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GDC survey reports that 54% of developers think game workers should unionise

(Image credit: Official GDC Flickr)

With game development crunch now being heavily criticised and several developers coming under fire for their labour practises, the topic of unions has been coming up more and more. The results of GDC's 2020 State of the Game Industry Survey indicates that there's rising support for it, too, with 54 percent of the nearly 4,000 respondents saying they believe that the game industry workers should unionise. 

30 percent of developers said they were uncertain, while 16 percent said they were against it. GDC only started asking the question last year, when 47 percent indicated their support for it. Unfortunately, few are confident it will actually happen. Only 23 percent said they thought people would unionise, with 22 percent believing it wouldn't. Most respondents just didn't know. 

While crunch and other subjects are being discussed more openly and an increasing number of developers are advertising themselves as crunch-free, the issue continues to be prevalent. Cyberpunk 2077 developers will be required to crunch, while Doom Eternal developers were "crunching pretty hard" throughout 2019. It's still treated as par for the course.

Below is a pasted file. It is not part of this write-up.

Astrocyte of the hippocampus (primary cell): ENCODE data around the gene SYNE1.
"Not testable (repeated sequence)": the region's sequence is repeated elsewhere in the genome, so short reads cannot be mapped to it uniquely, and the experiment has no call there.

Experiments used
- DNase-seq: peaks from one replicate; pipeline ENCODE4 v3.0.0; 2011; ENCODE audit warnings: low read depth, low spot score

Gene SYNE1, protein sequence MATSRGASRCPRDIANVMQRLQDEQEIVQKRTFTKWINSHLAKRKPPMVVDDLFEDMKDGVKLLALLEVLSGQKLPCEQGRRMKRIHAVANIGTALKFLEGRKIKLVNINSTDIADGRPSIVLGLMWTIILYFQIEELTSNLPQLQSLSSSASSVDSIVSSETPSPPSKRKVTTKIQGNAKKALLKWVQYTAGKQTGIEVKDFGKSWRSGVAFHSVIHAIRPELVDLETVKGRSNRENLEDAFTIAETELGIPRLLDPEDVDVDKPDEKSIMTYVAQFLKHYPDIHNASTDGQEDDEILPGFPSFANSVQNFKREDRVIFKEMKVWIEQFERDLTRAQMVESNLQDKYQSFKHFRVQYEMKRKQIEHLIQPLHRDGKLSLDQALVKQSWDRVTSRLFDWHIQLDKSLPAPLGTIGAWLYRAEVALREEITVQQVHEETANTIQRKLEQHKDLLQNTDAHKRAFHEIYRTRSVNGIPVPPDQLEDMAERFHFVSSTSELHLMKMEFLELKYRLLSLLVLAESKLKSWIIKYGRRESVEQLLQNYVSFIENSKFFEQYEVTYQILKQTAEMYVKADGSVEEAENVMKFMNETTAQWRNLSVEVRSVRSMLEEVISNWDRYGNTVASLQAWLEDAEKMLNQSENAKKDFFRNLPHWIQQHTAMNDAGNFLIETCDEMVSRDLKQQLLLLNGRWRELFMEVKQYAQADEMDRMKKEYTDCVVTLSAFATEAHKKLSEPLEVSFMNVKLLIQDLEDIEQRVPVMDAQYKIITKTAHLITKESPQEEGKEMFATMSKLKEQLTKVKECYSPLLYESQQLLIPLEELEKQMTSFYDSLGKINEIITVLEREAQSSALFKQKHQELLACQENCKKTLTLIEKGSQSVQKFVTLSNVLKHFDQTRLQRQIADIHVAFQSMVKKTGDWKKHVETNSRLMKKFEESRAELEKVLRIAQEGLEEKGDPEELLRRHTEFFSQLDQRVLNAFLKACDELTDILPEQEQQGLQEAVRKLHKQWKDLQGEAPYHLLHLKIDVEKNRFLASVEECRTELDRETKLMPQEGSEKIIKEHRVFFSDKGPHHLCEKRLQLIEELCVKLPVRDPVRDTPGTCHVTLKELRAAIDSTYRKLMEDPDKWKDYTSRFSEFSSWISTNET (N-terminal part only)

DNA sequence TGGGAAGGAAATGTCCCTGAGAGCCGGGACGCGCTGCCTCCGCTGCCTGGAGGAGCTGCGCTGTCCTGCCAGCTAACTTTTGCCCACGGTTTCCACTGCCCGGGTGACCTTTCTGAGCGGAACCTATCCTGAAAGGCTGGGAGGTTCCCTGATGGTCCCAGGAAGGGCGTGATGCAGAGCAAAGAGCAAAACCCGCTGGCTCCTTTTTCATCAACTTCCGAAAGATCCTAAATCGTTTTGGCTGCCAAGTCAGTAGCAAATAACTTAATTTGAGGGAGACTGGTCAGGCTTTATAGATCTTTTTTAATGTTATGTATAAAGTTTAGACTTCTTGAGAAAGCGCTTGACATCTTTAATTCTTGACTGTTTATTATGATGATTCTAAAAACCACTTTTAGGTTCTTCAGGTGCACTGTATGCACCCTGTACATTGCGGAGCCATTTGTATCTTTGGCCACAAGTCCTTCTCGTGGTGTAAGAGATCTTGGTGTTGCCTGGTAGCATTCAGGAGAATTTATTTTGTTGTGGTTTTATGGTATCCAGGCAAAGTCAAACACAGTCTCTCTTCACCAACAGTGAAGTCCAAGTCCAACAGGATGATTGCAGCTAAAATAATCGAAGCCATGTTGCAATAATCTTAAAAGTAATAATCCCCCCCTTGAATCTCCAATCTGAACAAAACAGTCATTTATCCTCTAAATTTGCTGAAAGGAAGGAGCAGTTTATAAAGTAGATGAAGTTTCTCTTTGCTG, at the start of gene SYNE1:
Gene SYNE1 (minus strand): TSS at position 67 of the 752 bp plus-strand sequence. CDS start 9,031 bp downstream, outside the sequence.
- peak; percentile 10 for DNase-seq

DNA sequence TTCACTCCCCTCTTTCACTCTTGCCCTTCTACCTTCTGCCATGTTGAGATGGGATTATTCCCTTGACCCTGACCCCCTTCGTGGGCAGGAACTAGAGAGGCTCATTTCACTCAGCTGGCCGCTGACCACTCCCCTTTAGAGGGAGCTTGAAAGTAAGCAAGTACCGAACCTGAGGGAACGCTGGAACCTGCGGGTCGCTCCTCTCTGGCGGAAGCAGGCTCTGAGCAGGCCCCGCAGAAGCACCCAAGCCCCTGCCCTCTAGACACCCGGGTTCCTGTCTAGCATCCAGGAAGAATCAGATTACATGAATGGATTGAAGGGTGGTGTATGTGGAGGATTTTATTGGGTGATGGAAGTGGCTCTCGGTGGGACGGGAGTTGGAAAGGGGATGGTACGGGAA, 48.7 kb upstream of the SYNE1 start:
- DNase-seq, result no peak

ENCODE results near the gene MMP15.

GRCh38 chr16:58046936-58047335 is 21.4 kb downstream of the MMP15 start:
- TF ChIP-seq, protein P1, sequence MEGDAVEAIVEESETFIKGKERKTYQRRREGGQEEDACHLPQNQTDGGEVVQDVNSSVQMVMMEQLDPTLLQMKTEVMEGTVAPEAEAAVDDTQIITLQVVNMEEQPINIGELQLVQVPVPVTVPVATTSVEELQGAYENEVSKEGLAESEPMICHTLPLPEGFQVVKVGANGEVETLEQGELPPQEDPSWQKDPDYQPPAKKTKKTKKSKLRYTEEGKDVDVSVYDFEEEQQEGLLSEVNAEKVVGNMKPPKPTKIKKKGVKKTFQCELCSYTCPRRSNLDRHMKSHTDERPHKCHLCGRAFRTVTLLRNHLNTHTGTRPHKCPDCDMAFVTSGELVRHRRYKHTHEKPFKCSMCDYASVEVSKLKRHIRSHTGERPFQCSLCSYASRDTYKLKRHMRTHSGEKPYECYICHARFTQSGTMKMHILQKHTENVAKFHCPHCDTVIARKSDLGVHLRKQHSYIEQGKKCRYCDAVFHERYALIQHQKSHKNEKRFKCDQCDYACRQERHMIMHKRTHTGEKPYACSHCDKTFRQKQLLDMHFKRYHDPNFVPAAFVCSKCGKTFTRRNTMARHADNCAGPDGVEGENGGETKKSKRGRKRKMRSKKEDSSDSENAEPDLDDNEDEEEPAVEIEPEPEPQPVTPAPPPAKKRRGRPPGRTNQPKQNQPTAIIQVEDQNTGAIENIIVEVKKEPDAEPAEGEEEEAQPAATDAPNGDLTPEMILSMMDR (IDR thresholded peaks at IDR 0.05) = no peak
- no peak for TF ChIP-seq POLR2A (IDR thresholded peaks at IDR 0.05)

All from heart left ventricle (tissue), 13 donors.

The survey also found that almost half of game developers work more than 40 hours a week. 20 percent of respondents said they worked 41-45 hour weeks and 12 percent said 46-50. More developers said the worked over 60 hours a week than 56-60, at 4 percent, while the same number also claimed that they worked 86-90 hours in a single week. 

Elsewhere in the survey, developers seemed to be a bit hotter for VR than they were last year. AR is still dominating, with 32 percent of developers thinking it will be the thing to watch in the next five years, but now a quarter reckon it will be VR. The new Oculus Quest seems to be the most popular headset, with the largest number of developers planning to release games on it. 

Loot box popularity is thankfully dipping, with only 8 percent of developers saying they were working on games with loot box mechanics. It's only a small decrease from last year, however. GDC added a new response to the business model part of the survey this year, taking into account games released on subscription services. 8 percent said they were working on a game that will launch on one of these services. 

On the subject of subscriptions, developers aren't quite sure what to make of them. 27 percent are concerned that Xbox Game Pass and Apple Arcade will devalue individual games, while 26 percent aren't concerned. The biggest response was "maybe". 

PC is the most popular platform, which it has been since GDC started the survey eight years ago. 50 percent of developers said that PC was the platform they were most interested in, followed by PlayStation 5, at 38 percent, and Switch just below it. Only 25 percent are interested in the next Xbox. 

GDC 2020 begins on March 16. 

Fraser is the sole inhabitant of PC Gamer's mythical Scottish office, conveniently located in his flat. He spends most of his time wrangling the news, but sometimes he sneaks off to write lots of words about strategy games.